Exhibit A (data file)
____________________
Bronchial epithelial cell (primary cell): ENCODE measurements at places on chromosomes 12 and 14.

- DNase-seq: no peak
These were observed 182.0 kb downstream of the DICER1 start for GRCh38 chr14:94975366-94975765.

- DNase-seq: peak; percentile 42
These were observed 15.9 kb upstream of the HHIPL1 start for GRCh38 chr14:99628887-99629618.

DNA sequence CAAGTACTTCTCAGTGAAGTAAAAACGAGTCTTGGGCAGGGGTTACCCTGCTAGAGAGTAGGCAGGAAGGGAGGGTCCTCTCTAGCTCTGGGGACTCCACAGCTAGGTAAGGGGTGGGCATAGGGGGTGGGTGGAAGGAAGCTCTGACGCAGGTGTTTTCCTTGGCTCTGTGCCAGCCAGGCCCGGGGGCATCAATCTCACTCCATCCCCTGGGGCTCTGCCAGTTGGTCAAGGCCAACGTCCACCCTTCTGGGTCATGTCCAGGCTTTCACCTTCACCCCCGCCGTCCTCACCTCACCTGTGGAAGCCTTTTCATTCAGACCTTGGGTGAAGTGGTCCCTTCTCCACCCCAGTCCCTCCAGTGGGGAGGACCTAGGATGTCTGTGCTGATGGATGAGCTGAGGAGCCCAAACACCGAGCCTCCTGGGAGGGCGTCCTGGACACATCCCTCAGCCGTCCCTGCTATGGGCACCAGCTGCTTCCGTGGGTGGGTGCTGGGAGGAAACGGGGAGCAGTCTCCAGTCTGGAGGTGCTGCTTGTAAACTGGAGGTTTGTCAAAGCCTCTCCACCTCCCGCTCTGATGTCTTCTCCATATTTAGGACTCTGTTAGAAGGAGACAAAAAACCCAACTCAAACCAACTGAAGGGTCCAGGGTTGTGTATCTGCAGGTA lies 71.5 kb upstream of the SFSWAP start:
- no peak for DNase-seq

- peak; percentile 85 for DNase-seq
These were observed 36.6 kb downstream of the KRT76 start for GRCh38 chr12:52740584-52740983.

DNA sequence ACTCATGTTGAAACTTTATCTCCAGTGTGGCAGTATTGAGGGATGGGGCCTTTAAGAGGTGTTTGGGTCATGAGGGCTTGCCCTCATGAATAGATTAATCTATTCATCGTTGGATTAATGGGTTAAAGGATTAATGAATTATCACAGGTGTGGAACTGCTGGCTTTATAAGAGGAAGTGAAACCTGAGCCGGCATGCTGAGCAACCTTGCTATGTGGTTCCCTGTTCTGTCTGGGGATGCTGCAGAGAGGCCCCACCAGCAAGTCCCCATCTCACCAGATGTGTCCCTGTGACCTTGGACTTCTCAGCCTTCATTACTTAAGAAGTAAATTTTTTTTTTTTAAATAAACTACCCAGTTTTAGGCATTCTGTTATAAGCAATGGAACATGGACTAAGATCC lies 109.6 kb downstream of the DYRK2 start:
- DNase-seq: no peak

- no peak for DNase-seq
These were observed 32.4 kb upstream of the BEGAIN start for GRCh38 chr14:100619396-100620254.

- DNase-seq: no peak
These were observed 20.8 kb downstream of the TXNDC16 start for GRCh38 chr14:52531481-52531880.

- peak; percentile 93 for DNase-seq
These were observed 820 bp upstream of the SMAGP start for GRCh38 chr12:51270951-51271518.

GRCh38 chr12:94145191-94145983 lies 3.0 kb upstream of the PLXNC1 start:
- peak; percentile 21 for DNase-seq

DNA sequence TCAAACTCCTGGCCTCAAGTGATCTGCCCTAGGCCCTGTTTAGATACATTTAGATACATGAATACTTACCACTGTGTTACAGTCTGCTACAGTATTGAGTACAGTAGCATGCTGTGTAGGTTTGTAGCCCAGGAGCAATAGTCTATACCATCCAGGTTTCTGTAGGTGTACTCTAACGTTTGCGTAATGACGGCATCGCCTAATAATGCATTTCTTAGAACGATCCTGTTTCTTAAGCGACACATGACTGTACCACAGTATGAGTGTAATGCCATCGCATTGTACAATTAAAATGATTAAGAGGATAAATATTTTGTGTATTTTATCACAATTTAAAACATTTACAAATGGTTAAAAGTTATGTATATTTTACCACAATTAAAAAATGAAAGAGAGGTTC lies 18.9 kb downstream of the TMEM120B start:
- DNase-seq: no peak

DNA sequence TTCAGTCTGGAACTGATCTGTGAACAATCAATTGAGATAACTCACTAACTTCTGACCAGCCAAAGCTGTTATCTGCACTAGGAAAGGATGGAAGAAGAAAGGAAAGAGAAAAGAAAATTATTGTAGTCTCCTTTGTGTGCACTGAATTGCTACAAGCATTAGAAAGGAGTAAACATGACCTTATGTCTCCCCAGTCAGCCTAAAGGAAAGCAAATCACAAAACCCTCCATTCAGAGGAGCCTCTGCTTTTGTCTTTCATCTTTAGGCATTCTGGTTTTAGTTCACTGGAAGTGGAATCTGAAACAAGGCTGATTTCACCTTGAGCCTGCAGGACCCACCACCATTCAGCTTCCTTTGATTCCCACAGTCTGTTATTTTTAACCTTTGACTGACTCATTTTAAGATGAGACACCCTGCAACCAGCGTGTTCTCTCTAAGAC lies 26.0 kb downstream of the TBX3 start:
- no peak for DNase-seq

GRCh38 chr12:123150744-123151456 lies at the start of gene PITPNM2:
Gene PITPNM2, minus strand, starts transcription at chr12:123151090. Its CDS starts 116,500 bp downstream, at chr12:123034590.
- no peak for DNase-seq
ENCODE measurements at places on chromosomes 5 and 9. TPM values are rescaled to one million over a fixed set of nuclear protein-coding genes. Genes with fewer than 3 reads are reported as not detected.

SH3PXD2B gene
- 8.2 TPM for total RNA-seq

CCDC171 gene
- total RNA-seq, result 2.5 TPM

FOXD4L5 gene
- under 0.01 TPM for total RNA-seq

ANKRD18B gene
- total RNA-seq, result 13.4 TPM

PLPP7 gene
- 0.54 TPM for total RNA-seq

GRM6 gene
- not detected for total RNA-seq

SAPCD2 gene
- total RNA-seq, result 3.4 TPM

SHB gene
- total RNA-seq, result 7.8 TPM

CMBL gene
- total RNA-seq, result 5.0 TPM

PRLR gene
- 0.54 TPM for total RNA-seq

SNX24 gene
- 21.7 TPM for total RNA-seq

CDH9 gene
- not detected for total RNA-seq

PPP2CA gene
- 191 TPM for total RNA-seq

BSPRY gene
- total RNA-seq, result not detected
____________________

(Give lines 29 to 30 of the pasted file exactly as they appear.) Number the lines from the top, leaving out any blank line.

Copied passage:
- 8.2 TPM for total RNA-seq

CCDC171 gene